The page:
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Wind turbines raise health concerns  

Credit:  The Daily News, thedailynewsonline.com 7 April 2011 ~~

The Daily News has my admiration for its front-page article and depth of coverage on the proposed Alabama wind farm meeting at The Alabama Town Hall on March 17 (“Residents offer input on Alabama wind farm plan,” story, March 18). The reporter’s digest was thoughtful. I would like to add the following comments to my suggestion, which you quoted, to gather health-related environmental impact data.

The dramatic increase in decibel exposure for persons living near wind turbines not only raises the noise threshold. It also results in unrelenting vibrations upon things and living organisms. Furthermore, noise, as vibration, creates ongoing movement in the nearby earth, habitations, and in living bodies. Think of it this way. We employ vibration-technology whenever we opt for plug-in devices to rid our homes of rodents. And it works, because specific radio frequencies are harmful to particular animal species. Over time, when subjected to unrelenting frequencies, disabilities and/or illnesses may occur. This happened to me, and was the impetus for my relocation, three years ago, from an ultra wired-saturated environment, in New York City, to a relatively low-tech community in Oakfield.

It seems to me that reflective planning for new alternative forms of clean energy must include interviewing persons in towns who live in close proximity to up-and-running turbine installations. Wouldn’t we want to know: A) What conditions of life, if any, have been affected? B) What changes in the health of people, as well as livestock, have been noticed? C) What recourse, if any, have these persons had if difficulties have arisen? D) And, if ill effects have been experienced, what distance, from human and domestic animal domiciles is considered safe for siting wind turbines and their ancillary industrial support?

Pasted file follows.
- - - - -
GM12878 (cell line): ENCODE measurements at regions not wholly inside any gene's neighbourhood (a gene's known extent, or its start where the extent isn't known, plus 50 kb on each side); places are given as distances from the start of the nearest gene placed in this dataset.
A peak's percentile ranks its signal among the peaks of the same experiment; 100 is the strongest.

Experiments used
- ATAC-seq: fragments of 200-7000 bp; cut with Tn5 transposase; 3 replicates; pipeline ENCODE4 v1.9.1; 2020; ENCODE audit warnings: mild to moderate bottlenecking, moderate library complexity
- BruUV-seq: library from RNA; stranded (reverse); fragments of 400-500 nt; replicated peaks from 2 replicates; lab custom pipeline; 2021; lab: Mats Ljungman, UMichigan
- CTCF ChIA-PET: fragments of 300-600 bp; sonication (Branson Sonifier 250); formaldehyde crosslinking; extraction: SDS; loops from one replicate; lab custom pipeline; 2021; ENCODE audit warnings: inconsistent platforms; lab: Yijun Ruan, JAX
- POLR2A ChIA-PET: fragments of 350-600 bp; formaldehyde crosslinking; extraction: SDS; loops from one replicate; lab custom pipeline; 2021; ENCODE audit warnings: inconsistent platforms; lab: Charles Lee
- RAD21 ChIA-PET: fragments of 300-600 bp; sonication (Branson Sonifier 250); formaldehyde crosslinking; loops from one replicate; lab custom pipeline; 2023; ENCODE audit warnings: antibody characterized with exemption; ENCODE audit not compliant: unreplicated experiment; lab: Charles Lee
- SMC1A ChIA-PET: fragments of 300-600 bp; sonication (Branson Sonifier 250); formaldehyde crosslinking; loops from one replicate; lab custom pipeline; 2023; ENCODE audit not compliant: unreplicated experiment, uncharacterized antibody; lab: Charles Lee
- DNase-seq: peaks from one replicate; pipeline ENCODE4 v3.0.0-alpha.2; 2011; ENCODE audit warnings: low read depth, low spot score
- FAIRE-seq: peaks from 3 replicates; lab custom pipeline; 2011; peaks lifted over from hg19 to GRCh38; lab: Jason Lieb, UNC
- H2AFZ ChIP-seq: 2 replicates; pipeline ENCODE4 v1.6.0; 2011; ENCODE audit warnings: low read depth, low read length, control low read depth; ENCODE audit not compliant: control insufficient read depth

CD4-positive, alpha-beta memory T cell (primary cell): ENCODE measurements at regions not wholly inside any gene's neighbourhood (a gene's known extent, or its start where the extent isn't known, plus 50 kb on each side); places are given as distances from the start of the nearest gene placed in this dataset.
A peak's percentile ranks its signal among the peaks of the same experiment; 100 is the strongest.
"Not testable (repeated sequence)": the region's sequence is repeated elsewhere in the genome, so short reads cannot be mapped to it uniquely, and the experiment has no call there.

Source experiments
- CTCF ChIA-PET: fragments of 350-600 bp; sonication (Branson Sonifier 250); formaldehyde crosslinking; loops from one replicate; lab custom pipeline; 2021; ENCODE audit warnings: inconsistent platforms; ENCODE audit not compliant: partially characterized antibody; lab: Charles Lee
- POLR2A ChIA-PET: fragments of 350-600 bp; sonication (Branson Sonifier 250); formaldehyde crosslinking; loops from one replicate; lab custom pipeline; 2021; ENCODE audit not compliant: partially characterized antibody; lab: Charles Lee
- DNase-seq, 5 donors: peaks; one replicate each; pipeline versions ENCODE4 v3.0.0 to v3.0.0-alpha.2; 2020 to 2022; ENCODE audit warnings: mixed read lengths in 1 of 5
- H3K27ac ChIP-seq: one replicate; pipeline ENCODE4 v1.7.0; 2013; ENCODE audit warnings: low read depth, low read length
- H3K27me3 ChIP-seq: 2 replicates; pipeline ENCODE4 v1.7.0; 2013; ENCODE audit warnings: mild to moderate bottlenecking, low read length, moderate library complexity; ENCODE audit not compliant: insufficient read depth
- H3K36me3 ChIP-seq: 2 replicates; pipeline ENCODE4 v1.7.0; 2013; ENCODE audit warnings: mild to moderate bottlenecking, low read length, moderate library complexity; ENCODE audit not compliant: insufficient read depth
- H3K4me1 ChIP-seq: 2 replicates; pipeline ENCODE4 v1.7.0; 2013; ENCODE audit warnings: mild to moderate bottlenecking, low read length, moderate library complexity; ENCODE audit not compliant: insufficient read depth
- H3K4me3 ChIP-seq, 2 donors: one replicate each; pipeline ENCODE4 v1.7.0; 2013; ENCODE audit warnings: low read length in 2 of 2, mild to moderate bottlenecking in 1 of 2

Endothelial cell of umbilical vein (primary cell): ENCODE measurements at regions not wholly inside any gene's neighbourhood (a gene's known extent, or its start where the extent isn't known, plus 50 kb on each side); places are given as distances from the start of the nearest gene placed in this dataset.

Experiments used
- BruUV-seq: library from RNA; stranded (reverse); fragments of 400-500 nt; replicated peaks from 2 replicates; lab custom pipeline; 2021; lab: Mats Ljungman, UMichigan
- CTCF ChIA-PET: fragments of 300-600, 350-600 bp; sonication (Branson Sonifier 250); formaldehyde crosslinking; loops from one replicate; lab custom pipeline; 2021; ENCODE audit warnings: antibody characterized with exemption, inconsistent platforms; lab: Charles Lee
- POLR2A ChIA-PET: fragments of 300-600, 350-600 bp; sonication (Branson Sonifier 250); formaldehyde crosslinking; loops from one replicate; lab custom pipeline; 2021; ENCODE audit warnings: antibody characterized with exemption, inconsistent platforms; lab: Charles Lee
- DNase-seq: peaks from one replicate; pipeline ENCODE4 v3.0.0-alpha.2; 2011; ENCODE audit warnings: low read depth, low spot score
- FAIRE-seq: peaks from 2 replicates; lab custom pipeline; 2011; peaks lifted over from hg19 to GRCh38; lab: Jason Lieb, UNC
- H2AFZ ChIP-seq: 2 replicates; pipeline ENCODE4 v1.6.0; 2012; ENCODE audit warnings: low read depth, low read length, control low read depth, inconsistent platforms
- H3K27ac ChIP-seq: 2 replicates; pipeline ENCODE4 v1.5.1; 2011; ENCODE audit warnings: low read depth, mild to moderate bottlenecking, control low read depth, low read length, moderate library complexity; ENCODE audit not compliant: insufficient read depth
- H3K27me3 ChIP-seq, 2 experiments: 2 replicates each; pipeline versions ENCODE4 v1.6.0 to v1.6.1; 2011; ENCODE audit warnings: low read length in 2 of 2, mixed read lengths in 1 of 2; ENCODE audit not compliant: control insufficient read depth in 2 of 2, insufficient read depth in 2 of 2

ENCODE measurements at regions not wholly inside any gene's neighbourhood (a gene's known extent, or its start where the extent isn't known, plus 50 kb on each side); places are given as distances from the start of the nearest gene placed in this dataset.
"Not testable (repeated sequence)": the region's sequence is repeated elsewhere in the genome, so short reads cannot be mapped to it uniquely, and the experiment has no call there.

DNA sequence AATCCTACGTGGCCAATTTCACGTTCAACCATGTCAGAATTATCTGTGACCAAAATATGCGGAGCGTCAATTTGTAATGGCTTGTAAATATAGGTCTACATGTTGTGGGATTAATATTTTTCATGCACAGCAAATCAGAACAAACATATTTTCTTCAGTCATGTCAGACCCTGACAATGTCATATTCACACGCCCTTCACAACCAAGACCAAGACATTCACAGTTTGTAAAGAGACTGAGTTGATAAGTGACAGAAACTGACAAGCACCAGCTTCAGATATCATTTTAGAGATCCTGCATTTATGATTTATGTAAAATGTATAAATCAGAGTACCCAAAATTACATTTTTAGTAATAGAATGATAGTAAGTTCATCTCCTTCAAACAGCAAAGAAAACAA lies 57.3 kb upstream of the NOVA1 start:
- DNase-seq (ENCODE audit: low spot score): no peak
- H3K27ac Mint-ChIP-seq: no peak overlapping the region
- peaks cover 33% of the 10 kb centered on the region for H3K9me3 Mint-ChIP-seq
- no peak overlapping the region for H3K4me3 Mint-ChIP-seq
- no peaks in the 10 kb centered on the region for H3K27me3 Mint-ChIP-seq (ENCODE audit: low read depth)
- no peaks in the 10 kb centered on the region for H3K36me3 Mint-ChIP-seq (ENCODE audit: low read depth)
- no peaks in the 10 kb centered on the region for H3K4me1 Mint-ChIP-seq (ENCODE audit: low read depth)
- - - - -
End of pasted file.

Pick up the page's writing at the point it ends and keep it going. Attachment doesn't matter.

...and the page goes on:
I am a trained social scientist. Because of the wide reach of your reading audience, I would like here to offer my help in organizing and gathering health-related information so that an informed and wise decision, relative to proposed wind turbines in Genesee County, can be made. Field studies have already been implemented and I will gladly forward this information to concerned persons. Interested people, especially those in the towns of Alabama and South Alabama, please feel free to get in touch with me.

Sally Ross, Ph.D.


Source:  The Daily News, thedailynewsonline.com 7 April 2011

This article is the work of the source indicated. Any opinions expressed in it are not necessarily those of National Wind Watch.

The copyright of this article resides with the author or publisher indicated. As part of its noncommercial effort to present the environmental, social, scientific, and economic issues of large-scale wind power development to a global audience seeking such information, National Wind Watch endeavors to observe “fair use” as provided for in section 107 of U.S. Copyright Law and similar “fair dealing” provisions of the copyright laws of other nations. Send requests to excerpt, general inquiries, and comments via e-mail.

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